The literature from business model innovations articulates three mandates for creating an innovative organization: (1) create a strategy for innovation, (2) create a culture of innovation, and (3) implement a process for innovation experimentation and effectuation.18 Specifically, innovative organizations require flexibility to cultivate a creative culture and reduce resistance to change.19 For these reasons, the authors of Fast Second: How Smart Companies Bypass Radical Innovation to Enter and Dominate New Markets propose organizations should create innovation institutions in small, independent units with different skills and attitudes.20 Small, cross-functional, independent units mirror start-up environments with faster decision-making processes and have close interaction with users operating the product for validated learning.21 In many large organizational business models, managers avoid innovative change since change requires the leadership to leave their comfort zone—questioning the leadership’s mental model and dominant logic.22

The MEF becomes innovative through design thinking by solving complex problems and maturing developing technologies for future operating requirements. To adapt requires a cultural change supporting innovation and an alteration to military leadership’s perspectives supporting a creative environment, thereby setting the conditions for innovative thinking. Leading inhibitors to innovation originate from a fear of failure, bureaucratic/hierarchical intervention, and intra-Service rivalries undermining the Marine Corps’ survival and ability to flourish. A risk-averse Marine Corps sees innovation as an inhibitor versus an opportunity—discouraging learning, adapting, and improvisation. Risk aversion draws from a lack of leadership embracing an adaptive organizational culture meeting and resolving future conflicts.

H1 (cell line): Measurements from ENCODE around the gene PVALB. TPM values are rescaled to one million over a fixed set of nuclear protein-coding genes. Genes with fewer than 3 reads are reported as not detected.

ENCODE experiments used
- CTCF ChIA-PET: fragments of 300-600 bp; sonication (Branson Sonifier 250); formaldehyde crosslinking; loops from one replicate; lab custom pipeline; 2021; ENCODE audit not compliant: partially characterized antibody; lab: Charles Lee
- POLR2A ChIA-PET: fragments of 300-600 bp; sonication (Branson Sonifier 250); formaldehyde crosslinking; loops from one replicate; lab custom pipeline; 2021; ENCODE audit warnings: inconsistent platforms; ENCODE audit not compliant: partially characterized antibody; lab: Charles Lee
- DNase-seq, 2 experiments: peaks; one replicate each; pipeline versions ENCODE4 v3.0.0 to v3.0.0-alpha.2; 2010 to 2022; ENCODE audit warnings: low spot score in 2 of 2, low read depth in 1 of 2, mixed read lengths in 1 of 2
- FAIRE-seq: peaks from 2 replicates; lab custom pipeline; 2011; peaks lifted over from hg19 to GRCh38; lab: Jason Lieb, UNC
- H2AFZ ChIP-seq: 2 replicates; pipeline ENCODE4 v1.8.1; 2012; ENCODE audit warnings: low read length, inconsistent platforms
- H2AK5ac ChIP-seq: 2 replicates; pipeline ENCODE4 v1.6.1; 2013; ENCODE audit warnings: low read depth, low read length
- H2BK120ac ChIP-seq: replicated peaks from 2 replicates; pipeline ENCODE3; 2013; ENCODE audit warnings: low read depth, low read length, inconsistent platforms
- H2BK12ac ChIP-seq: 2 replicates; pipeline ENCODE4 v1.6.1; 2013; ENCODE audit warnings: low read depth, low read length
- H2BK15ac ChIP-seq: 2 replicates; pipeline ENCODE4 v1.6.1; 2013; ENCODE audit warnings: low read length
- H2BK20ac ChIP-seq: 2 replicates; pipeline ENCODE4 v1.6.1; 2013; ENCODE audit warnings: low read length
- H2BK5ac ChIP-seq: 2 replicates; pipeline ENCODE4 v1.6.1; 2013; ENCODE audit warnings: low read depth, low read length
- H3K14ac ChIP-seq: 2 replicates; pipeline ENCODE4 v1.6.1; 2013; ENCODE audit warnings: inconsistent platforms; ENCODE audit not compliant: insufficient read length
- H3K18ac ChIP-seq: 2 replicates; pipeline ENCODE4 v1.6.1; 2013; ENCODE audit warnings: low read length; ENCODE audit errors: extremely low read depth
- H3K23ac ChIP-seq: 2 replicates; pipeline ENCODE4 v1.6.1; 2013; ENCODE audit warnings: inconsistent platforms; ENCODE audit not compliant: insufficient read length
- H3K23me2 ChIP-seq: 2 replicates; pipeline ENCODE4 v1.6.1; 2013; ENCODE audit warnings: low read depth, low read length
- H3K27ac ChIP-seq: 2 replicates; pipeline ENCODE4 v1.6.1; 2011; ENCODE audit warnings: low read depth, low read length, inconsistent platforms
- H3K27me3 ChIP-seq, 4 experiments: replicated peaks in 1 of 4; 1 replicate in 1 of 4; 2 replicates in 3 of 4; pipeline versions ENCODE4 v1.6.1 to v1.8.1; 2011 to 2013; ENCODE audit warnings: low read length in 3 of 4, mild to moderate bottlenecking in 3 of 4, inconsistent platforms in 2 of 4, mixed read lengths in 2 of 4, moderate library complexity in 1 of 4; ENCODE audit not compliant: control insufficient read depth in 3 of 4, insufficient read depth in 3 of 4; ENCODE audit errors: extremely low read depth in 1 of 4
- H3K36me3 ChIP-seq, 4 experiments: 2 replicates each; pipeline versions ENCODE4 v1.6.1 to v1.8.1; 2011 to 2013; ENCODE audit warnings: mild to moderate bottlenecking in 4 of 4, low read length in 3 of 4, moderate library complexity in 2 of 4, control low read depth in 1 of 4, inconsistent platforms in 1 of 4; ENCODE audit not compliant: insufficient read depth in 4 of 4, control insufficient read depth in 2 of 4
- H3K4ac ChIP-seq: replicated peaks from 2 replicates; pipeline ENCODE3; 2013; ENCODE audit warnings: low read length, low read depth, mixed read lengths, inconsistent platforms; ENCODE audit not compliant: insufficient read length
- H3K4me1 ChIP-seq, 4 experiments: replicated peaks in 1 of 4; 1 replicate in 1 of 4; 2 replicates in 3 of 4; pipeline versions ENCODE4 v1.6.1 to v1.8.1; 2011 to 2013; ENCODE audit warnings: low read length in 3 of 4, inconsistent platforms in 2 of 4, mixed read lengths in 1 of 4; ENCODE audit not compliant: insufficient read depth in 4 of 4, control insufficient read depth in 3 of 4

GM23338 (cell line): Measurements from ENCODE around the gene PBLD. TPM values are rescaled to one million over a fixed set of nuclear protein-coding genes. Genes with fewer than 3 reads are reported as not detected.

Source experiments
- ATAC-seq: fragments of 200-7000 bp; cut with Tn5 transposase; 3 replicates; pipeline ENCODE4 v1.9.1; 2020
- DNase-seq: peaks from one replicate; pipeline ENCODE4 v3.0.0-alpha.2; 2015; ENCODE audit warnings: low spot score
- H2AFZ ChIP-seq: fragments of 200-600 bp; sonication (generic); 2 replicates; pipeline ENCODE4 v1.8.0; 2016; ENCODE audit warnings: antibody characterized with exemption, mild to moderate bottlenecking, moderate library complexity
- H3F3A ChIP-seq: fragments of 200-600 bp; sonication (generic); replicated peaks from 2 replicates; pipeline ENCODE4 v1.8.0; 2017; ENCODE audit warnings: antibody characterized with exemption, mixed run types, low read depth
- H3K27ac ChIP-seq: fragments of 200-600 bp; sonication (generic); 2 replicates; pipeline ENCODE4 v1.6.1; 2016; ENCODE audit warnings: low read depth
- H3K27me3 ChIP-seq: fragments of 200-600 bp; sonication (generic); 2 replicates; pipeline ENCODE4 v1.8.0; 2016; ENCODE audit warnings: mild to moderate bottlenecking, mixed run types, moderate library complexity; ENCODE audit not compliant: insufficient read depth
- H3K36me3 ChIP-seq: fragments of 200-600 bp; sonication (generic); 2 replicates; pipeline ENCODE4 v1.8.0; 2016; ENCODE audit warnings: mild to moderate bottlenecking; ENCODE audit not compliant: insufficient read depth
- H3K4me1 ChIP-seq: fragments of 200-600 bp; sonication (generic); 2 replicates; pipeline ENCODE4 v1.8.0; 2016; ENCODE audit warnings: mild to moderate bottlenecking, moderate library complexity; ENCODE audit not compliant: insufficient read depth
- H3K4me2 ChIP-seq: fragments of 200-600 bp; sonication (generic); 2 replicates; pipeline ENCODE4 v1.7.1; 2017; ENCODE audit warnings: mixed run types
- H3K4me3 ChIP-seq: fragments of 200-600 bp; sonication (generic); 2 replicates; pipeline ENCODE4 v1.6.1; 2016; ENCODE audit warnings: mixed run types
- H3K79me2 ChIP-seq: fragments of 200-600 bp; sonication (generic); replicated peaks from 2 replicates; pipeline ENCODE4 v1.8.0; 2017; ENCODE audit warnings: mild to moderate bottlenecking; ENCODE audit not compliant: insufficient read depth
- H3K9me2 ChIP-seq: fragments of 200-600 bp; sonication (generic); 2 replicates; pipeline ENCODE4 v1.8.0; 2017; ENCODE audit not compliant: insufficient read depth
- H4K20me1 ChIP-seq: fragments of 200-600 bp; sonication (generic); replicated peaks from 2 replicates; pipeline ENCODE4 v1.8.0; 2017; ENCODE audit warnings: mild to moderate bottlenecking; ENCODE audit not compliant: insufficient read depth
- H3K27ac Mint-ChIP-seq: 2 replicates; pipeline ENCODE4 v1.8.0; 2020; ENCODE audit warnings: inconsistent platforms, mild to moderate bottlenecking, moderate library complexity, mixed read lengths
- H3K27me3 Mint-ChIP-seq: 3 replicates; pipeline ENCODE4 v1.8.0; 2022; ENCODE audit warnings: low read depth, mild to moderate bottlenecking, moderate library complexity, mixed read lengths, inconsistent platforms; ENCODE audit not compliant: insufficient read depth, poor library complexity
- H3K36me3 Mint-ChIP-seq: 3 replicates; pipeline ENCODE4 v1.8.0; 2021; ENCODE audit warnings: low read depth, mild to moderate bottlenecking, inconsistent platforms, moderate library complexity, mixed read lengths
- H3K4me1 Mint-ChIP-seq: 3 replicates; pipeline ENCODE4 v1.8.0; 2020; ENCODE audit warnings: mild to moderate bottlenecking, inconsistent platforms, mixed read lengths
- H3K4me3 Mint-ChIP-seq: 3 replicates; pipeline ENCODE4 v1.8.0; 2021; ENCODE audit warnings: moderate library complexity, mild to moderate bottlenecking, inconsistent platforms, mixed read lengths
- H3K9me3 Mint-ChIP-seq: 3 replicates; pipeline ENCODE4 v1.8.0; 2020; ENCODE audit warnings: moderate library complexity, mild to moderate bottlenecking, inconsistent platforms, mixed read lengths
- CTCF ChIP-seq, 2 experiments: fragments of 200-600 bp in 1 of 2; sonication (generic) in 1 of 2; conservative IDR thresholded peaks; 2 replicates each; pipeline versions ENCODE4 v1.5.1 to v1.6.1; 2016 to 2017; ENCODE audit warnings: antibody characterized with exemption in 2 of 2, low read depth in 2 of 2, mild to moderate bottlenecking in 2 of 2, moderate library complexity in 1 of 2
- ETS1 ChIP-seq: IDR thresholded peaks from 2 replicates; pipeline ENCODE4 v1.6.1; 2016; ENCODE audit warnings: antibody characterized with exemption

How Can Design Thinking Aid in Solving Complex Problems?

Herbert A. Simon provided one of the first models of design thinking in The Sciences of the Artificial. Design thinking uses mental models of metacognition—the process of thinking about thinking and applying creativity to this type of thought process—through an ability to create new and better answers.23 Transitioning Simon’s ideas, Richard Buchanan wrote about “wicked problems”—social system problems with a fundamental indeterminacy without a single solution and where much creativity is needed to find solutions—via problem definition and problem resolution.24 To solve the future environment’s complex problems, planners study the interactions of the observed opposition system while understanding the commonalities, unpredictable behaviors, and interactions of the environment’s subsystems—and applying design methodologies supporting a perceived desired end state.25 Incorporating design thinking into military processes explores causal relationships in the environment, which increases the knowledge and understanding of the users by solving the right problem.